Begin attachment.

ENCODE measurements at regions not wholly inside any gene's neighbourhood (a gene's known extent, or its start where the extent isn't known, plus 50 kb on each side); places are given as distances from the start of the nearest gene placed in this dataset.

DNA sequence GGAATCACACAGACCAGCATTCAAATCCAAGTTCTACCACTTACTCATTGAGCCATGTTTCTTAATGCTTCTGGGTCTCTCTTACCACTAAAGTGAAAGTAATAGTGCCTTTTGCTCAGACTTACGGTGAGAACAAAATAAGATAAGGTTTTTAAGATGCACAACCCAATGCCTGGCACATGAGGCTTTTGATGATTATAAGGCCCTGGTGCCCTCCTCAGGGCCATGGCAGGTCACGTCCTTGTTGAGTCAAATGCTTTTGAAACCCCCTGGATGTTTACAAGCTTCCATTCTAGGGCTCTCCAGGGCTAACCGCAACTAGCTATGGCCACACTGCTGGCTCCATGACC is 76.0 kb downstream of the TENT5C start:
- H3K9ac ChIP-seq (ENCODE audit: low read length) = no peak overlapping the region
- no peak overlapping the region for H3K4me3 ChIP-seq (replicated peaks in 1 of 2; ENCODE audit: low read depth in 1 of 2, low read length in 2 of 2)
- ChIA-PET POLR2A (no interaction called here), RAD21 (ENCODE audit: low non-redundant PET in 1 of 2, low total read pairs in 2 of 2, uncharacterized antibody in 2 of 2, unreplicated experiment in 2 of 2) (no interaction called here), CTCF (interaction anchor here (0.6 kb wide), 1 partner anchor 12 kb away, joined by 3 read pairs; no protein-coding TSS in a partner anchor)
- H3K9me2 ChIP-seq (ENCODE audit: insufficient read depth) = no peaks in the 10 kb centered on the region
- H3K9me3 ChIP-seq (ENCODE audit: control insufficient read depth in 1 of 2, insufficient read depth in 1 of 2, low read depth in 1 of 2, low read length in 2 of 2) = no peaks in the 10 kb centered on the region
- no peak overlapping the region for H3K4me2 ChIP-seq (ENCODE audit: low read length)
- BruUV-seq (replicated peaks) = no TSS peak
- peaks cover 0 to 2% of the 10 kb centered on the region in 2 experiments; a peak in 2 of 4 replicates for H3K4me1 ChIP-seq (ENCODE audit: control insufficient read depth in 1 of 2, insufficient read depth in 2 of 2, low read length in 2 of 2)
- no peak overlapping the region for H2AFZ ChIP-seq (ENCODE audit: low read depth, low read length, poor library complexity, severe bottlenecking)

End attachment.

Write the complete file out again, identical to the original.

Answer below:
ENCODE measurements at regions not wholly inside any gene's neighbourhood (a gene's known extent, or its start where the extent isn't known, plus 50 kb on each side); places are given as distances from the start of the nearest gene placed in this dataset.

DNA sequence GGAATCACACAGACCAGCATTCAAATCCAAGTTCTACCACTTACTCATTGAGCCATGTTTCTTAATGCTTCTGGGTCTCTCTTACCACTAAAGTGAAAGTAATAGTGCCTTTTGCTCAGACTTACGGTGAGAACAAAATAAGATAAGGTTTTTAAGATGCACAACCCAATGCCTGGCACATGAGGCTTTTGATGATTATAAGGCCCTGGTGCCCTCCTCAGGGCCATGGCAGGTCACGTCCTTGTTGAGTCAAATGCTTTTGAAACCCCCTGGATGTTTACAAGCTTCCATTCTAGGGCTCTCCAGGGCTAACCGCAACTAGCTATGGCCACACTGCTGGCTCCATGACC is 76.0 kb downstream of the TENT5C start:
- H3K9ac ChIP-seq (ENCODE audit: low read length) = no peak overlapping the region
- no peak overlapping the region for H3K4me3 ChIP-seq (replicated peaks in 1 of 2; ENCODE audit: low read depth in 1 of 2, low read length in 2 of 2)
- ChIA-PET POLR2A (no interaction called here), RAD21 (ENCODE audit: low non-redundant PET in 1 of 2, low total read pairs in 2 of 2, uncharacterized antibody in 2 of 2, unreplicated experiment in 2 of 2) (no interaction called here), CTCF (interaction anchor here (0.6 kb wide), 1 partner anchor 12 kb away, joined by 3 read pairs; no protein-coding TSS in a partner anchor)
- H3K9me2 ChIP-seq (ENCODE audit: insufficient read depth) = no peaks in the 10 kb centered on the region
- H3K9me3 ChIP-seq (ENCODE audit: control insufficient read depth in 1 of 2, insufficient read depth in 1 of 2, low read depth in 1 of 2, low read length in 2 of 2) = no peaks in the 10 kb centered on the region
- no peak overlapping the region for H3K4me2 ChIP-seq (ENCODE audit: low read length)
- BruUV-seq (replicated peaks) = no TSS peak
- peaks cover 0 to 2% of the 10 kb centered on the region in 2 experiments; a peak in 2 of 4 replicates for H3K4me1 ChIP-seq (ENCODE audit: control insufficient read depth in 1 of 2, insufficient read depth in 2 of 2, low read length in 2 of 2)
- no peak overlapping the region for H2AFZ ChIP-seq (ENCODE audit: low read depth, low read length, poor library complexity, severe bottlenecking)